Jump to content
|Topic||Stats||Last action by|
|What's a good simple ftp server application in 2014?||
|Neowin's Minecraft Server||
|Police: Man drives stolen electric shopping cart to meet probation officer||
|Even Sony doesn’t know why PS4 is selling so well||
|China approves sales of 5 million Xbox Ones||
Posted 07 February 2013 - 03:41
Posted 07 February 2013 - 03:47
Posted 07 February 2013 - 04:03
sudo apt-get install linux-firmware linux-firmware-nonfree nouveau-firmware libgl1-mesa-glx libgl1-mesa-dri-experimental
Posted 07 February 2013 - 15:35
Posted 07 February 2013 - 15:39
Just to elaborate on my question,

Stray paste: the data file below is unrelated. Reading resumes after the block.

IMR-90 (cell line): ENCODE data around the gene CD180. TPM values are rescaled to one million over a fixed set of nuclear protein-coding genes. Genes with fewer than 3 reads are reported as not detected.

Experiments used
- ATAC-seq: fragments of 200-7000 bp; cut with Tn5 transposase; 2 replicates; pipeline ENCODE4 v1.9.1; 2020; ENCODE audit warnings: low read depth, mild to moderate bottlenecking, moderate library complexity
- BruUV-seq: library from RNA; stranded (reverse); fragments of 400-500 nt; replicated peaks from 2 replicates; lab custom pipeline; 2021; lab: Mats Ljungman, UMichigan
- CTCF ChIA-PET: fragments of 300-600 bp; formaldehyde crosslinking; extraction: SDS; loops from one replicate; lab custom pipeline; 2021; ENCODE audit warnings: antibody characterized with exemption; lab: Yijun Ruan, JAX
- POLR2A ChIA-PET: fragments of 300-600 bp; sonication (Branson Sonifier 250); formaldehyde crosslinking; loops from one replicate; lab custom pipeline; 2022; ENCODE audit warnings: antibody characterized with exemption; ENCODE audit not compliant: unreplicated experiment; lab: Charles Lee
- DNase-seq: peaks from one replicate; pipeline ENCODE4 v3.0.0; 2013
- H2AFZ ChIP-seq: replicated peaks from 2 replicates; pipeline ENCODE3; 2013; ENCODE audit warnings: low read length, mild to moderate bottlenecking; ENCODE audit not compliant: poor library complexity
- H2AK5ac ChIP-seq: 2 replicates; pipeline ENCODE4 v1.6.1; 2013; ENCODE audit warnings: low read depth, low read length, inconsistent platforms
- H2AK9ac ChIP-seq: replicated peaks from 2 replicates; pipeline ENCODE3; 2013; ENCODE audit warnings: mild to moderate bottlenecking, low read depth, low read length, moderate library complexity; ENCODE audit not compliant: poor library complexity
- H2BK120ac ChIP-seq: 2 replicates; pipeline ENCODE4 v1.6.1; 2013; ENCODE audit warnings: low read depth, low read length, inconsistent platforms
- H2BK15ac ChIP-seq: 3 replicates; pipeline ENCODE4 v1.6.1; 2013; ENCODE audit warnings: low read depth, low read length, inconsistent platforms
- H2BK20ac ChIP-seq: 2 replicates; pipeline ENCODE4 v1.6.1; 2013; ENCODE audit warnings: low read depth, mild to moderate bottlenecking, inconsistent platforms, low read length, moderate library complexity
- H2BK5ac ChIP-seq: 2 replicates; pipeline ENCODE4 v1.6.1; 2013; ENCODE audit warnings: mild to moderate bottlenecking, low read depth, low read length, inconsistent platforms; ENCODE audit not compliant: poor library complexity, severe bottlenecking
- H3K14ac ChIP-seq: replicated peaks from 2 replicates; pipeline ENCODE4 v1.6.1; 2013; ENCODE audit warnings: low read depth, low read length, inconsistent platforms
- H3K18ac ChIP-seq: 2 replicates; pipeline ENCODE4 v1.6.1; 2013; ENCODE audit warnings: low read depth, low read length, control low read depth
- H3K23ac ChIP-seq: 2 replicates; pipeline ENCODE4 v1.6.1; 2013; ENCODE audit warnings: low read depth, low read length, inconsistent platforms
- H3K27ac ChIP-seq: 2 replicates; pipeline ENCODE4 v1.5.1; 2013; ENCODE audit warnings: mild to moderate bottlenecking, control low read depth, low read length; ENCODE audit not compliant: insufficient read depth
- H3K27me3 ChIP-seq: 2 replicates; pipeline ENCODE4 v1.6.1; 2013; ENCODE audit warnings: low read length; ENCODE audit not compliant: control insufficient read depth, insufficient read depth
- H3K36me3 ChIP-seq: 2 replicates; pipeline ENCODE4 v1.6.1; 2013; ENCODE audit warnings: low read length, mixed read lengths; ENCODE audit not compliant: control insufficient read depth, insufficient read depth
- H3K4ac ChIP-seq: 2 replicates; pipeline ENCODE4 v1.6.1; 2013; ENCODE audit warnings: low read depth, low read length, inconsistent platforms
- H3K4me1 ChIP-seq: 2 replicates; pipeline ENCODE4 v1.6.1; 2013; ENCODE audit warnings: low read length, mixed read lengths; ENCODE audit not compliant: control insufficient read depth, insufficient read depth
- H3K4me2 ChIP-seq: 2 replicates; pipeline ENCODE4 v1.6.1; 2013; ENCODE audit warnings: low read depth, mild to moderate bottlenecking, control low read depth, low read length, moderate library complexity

I use to have an IBM Thinkpad designed to run XP - I installed Ubuntu and I noticed the temperature was going wild. IF I watched anything with Flash the fans would spin up, I never diagnosed this as the machine was old and needed replacing.
(P.s. I will provide more feedback IF the 32-bit OS does not resolve the issue.)
Posted 07 February 2013 - 17:42
Check BIOS for fan control options. I've noted that many of the control packages for chipset drivers, etc, are not as well (if at all) configured to run *nix operating systems. Usually, especially on a desktop, you can disable fan control (sometimes referred to as "Quiet Mode") in bios and let it run at a set RPM.
If I had to guess, I'd say your chipset drivers for ubuntu aren't signaling bios to scale fan/air movement appropriately based on system load. Passing this control back to bios or disabling it entirely should show a marked improvement in temperature control.